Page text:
• #5. Make yourself feel safe enough to fail. See that she did come to you, sister to sister, and that relationship is (somewhat?) unique for her; that she has already broached the (taboo?) subject of her mental health with you, which will allow you, when the time is right (#1. Trust your own intuition), to bring it up again. (#8. Having owned up to the failure of prior attempts, allow yourself the freedom to proceed differently).

  • Tamara Annunaki Kotz

    Wow im so glad ive stumbled across this website.. its absolutely amazing all articles.. its amazing when you investigate a site and find it resonates with your soul.. thankyou to the wonderful brains spirits who have put this site together.. its my new favorite site definately book marked..

  • Dr. Cory Annis

    Thank you for holding this space for me to stumble into. You helped.

  • I really appreciate this article & discussion! After the death of my mother, I returned to town and received lots of prayers, condolences, sympathy cards, etc. But the most meaningful gesture was a friend who said nothing, simply pressing her cheek against mine and giving me a reassuring squeeze. In a phrase, she held space for me. It meant SO much! <3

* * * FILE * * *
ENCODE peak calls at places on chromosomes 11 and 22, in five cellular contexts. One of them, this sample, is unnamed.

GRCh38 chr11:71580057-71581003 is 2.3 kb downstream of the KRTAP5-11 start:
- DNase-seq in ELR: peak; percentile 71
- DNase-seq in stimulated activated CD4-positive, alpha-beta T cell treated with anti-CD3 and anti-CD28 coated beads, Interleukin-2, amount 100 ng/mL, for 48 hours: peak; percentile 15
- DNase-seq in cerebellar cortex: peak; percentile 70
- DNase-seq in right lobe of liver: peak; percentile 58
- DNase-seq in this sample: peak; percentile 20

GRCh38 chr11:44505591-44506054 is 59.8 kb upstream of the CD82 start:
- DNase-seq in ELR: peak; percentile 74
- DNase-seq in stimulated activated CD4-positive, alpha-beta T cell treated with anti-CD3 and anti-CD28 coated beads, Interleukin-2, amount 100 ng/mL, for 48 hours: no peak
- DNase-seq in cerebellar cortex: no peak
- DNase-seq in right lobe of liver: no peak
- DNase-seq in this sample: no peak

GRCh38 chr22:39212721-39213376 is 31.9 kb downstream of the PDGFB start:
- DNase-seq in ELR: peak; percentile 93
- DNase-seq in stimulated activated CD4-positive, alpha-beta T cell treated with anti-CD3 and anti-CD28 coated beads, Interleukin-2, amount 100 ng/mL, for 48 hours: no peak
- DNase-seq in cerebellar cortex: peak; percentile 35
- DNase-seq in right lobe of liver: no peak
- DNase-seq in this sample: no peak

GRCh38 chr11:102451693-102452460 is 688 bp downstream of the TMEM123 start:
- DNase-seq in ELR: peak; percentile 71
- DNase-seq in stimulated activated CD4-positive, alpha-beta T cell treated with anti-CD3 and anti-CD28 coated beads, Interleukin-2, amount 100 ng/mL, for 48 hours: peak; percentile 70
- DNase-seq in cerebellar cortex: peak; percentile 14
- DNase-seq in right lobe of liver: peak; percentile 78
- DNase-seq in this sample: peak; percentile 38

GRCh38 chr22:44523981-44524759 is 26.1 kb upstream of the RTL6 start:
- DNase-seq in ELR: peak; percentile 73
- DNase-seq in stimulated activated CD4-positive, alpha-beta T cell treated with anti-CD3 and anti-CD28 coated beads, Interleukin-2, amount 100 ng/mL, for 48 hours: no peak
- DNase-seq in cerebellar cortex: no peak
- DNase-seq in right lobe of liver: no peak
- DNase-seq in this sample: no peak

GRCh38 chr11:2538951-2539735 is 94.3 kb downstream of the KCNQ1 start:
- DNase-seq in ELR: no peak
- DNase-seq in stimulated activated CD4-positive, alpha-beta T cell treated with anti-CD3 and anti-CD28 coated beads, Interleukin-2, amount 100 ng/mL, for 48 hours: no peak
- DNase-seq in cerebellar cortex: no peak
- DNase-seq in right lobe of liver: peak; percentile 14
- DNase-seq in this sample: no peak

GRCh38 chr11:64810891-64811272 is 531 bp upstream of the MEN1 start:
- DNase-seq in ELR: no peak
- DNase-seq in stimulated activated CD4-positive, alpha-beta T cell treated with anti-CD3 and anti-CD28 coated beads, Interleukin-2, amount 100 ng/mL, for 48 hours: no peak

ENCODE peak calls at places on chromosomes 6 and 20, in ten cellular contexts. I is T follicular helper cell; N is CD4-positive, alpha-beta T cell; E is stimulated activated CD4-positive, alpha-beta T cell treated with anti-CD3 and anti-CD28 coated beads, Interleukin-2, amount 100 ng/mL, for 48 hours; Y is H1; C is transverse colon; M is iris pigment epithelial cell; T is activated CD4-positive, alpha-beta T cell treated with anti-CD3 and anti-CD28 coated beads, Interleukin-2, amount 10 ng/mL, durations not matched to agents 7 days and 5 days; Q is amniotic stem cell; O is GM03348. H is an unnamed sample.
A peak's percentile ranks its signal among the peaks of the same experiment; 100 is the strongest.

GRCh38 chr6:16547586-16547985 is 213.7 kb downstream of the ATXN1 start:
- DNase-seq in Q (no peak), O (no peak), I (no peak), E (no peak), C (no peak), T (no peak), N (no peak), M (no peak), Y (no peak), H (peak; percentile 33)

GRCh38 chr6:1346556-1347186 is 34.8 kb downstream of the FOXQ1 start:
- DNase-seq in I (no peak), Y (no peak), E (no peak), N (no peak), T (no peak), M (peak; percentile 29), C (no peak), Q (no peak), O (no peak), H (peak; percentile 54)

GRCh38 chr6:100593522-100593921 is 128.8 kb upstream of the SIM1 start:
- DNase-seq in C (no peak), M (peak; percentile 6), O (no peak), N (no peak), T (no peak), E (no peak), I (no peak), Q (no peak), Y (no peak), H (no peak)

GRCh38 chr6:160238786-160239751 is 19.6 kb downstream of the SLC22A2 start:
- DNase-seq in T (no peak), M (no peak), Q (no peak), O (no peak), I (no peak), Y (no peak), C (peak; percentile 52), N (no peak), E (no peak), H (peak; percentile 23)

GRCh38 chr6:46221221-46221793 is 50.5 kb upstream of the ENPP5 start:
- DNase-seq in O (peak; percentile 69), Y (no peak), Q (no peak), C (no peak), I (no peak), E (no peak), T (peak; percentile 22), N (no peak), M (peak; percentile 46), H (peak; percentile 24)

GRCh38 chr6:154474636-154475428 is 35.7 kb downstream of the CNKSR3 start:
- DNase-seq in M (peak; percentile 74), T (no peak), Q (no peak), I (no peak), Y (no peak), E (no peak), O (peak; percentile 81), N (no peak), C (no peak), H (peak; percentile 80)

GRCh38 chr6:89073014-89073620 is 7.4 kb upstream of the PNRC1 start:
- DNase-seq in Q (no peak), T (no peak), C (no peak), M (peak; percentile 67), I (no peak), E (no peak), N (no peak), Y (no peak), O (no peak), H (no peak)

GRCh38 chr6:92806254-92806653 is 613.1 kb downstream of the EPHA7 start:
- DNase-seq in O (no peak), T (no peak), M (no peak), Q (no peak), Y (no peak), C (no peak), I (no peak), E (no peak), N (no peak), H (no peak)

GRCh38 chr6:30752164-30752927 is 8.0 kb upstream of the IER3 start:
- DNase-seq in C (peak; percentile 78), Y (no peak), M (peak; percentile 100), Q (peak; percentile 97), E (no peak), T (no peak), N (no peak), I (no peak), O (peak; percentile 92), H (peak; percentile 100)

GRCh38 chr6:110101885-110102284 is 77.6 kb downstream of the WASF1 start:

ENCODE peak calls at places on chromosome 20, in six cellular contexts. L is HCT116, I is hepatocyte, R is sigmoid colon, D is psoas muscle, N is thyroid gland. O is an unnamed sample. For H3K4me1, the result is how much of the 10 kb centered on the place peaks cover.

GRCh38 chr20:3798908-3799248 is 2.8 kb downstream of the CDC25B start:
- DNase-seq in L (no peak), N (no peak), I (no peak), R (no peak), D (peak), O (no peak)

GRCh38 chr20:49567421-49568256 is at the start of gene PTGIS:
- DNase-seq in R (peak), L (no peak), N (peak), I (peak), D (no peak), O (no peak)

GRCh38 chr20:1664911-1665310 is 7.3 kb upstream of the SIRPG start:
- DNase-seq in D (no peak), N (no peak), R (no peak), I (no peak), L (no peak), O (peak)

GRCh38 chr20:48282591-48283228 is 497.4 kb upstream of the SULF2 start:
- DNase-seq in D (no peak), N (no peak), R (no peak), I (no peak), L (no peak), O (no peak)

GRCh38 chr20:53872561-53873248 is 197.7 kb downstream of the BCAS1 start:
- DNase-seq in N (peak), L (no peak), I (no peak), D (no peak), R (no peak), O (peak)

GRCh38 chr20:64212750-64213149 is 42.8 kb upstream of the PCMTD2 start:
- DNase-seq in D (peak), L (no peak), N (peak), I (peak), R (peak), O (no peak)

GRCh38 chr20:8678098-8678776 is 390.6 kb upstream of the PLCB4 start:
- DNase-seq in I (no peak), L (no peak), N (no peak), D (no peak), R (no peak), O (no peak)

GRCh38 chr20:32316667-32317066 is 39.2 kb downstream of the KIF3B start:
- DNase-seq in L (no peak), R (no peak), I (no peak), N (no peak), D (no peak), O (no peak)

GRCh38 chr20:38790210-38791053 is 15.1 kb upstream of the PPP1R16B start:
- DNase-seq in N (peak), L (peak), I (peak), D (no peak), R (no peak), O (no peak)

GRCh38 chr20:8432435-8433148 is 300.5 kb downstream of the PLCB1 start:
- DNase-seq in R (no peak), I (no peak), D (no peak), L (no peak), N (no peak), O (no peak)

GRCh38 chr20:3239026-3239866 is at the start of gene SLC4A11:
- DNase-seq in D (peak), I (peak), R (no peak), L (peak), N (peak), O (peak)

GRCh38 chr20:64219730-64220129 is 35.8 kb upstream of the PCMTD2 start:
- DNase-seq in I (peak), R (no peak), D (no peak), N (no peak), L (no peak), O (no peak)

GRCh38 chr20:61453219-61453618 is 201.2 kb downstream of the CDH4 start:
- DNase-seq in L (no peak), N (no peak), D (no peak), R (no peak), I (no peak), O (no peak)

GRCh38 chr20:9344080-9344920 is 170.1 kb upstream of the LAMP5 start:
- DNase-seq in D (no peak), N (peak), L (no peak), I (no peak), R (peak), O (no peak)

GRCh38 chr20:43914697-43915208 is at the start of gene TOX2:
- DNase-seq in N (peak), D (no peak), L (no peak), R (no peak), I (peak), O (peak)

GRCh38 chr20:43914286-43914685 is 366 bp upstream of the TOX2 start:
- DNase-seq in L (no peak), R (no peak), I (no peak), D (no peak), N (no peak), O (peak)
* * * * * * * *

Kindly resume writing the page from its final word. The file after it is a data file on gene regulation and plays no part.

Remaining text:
• Cis

    This is one of the best articles I’ve read. Helpful. Informative. BEAUTIFUL art work to match the words. NICE JOB!

  • Karen Millard

    Very empathetic article, and explained simply a lot of what, I think, most of us do naturally. The point regarding the keeping your own ego out of it is something that I have struggled with, and continue to, but I will rely more on those that are keeping space for me to understand and support me while I adjust and let things go. Having lost my mother recently and gone through a lot of what was mentioned, I appreciate the acknowledgement and information to continue to keep space for those I love and are important to me.

  • Coco Kola

    After reading the whole story, I came to the conclusion that I need to learn more for the sake of enjoying life to the fullest for my children, mother and most importantly, myself.

  • Jean Priice